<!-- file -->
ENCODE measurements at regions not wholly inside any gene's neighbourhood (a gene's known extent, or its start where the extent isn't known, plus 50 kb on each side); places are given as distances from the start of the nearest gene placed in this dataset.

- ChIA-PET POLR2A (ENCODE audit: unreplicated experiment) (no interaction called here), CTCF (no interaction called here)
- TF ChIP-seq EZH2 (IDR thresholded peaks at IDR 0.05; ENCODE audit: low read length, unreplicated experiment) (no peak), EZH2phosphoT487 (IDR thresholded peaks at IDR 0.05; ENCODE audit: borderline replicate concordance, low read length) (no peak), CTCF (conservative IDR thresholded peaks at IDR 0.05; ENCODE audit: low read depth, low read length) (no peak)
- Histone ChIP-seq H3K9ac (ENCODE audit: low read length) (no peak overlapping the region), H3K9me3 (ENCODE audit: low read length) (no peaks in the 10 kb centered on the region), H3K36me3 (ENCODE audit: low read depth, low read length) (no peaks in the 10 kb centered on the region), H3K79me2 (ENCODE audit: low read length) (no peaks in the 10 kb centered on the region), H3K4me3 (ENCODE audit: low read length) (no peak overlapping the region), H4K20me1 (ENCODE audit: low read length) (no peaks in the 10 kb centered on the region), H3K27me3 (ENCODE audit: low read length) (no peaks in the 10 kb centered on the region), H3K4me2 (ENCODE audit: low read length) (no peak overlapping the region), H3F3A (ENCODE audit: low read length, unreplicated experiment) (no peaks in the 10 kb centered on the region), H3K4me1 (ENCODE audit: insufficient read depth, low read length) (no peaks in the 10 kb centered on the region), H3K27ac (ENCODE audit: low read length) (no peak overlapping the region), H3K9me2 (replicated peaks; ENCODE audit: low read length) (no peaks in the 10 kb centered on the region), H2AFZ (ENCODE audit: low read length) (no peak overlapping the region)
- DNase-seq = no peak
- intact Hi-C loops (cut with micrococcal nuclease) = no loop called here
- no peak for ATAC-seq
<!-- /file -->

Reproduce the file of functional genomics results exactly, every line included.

ENCODE measurements at regions not wholly inside any gene's neighbourhood (a gene's known extent, or its start where the extent isn't known, plus 50 kb on each side); places are given as distances from the start of the nearest gene placed in this dataset.

- ChIA-PET POLR2A (ENCODE audit: unreplicated experiment) (no interaction called here), CTCF (no interaction called here)
- TF ChIP-seq EZH2 (IDR thresholded peaks at IDR 0.05; ENCODE audit: low read length, unreplicated experiment) (no peak), EZH2phosphoT487 (IDR thresholded peaks at IDR 0.05; ENCODE audit: borderline replicate concordance, low read length) (no peak), CTCF (conservative IDR thresholded peaks at IDR 0.05; ENCODE audit: low read depth, low read length) (no peak)
- Histone ChIP-seq H3K9ac (ENCODE audit: low read length) (no peak overlapping the region), H3K9me3 (ENCODE audit: low read length) (no peaks in the 10 kb centered on the region), H3K36me3 (ENCODE audit: low read depth, low read length) (no peaks in the 10 kb centered on the region), H3K79me2 (ENCODE audit: low read length) (no peaks in the 10 kb centered on the region), H3K4me3 (ENCODE audit: low read length) (no peak overlapping the region), H4K20me1 (ENCODE audit: low read length) (no peaks in the 10 kb centered on the region), H3K27me3 (ENCODE audit: low read length) (no peaks in the 10 kb centered on the region), H3K4me2 (ENCODE audit: low read length) (no peak overlapping the region), H3F3A (ENCODE audit: low read length, unreplicated experiment) (no peaks in the 10 kb centered on the region), H3K4me1 (ENCODE audit: insufficient read depth, low read length) (no peaks in the 10 kb centered on the region), H3K27ac (ENCODE audit: low read length) (no peak overlapping the region), H3K9me2 (replicated peaks; ENCODE audit: low read length) (no peaks in the 10 kb centered on the region), H2AFZ (ENCODE audit: low read length) (no peak overlapping the region)
- DNase-seq = no peak
- intact Hi-C loops (cut with micrococcal nuclease) = no loop called here
- no peak for ATAC-seq